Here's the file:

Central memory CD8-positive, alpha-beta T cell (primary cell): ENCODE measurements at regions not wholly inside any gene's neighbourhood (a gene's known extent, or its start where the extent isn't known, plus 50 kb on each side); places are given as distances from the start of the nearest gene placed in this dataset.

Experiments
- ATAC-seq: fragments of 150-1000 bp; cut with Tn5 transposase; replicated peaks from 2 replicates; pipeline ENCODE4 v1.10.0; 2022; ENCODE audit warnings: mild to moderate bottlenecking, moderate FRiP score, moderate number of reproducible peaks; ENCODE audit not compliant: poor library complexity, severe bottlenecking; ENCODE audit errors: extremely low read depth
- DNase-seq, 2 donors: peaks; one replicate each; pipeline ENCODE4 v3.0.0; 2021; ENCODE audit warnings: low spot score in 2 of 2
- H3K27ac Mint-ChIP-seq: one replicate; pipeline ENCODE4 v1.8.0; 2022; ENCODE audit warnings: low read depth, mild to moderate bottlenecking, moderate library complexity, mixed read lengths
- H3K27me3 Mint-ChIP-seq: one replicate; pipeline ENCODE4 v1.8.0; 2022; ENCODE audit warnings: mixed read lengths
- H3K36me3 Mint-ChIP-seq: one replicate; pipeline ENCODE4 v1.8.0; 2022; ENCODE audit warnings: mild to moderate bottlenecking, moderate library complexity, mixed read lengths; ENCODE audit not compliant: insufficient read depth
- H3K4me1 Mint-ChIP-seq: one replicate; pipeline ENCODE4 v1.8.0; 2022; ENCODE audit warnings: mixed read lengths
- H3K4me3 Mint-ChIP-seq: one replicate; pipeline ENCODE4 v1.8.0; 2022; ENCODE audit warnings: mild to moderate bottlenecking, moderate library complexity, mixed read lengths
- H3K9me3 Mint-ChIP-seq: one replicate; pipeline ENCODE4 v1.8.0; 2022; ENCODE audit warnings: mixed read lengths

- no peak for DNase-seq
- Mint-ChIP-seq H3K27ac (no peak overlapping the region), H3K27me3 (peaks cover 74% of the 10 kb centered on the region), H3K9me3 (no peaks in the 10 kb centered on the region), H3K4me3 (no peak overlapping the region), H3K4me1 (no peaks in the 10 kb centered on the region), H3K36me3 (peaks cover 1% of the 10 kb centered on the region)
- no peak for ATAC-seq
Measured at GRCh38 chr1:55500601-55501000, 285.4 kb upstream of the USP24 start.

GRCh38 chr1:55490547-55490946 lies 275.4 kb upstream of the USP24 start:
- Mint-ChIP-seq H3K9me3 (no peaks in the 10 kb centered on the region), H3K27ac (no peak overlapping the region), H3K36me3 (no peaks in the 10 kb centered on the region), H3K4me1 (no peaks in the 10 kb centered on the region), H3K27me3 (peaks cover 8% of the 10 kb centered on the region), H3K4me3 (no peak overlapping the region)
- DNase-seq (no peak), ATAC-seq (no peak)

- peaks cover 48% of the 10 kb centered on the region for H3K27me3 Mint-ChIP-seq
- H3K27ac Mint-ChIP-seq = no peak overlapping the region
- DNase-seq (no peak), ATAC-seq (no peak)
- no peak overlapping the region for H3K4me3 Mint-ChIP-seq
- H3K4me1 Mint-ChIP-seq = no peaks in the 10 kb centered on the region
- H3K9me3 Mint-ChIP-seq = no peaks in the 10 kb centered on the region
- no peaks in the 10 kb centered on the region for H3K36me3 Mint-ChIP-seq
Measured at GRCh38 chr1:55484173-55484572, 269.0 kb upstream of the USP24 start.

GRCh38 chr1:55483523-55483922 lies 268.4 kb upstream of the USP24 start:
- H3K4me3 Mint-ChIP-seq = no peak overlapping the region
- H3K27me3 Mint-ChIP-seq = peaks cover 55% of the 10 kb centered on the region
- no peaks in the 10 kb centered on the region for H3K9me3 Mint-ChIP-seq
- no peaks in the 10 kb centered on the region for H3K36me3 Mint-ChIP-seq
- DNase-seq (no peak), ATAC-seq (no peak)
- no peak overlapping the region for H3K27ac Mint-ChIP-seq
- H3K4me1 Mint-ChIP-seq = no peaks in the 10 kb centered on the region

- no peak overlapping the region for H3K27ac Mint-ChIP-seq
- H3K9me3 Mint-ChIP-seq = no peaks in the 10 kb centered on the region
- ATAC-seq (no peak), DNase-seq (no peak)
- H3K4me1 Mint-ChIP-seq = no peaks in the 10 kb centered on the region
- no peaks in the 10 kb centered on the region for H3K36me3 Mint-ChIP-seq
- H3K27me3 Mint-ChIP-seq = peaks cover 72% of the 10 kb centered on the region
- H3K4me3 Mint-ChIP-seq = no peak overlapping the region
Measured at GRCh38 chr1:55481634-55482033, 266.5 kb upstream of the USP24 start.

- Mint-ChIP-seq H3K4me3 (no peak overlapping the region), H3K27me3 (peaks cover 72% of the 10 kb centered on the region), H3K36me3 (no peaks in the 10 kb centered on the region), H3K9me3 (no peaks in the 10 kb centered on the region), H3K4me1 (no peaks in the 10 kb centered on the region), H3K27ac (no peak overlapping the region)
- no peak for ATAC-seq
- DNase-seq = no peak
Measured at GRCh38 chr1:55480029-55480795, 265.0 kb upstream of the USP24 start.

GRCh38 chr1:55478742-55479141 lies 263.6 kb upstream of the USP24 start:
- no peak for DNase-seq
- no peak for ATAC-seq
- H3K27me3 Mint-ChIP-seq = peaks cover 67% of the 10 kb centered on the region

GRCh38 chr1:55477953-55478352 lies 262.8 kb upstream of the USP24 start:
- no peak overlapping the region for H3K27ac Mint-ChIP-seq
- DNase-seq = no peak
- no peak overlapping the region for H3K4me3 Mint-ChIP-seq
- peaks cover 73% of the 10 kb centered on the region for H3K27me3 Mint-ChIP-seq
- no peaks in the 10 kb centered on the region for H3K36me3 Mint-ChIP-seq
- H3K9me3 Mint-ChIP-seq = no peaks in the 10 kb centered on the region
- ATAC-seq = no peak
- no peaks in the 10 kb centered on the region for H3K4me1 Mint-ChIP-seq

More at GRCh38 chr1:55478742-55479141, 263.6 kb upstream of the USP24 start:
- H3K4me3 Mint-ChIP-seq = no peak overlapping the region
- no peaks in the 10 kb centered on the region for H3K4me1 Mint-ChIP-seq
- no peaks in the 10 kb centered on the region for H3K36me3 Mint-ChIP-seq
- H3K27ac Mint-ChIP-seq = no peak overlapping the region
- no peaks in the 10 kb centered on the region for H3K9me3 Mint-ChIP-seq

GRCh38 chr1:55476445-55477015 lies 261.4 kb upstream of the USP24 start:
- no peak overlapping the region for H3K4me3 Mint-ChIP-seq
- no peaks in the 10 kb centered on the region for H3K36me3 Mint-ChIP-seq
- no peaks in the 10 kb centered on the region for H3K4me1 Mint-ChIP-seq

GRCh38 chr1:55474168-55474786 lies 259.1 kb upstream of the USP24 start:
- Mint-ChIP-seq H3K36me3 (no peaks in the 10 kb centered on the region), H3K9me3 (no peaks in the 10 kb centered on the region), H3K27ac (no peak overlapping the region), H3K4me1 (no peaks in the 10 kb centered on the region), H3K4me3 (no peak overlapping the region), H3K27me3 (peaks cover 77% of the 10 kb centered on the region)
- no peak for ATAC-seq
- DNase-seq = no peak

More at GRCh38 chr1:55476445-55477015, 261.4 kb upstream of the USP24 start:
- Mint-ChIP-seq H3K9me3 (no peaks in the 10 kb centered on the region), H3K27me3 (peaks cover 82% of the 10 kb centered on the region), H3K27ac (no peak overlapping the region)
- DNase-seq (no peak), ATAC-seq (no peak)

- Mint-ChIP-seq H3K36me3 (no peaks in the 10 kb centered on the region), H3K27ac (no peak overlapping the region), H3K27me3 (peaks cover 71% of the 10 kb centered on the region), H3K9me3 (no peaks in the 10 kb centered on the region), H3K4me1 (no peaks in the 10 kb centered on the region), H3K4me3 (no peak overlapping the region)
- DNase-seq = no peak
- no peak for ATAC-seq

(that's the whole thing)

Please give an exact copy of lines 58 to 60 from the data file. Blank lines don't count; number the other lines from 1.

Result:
- no peaks in the 10 kb centered on the region for H3K4me1 Mint-ChIP-seq

More at GRCh38 chr1:55478742-55479141, 263.6 kb upstream of the USP24 start:
- H3K4me3 Mint-ChIP-seq = no peak overlapping the region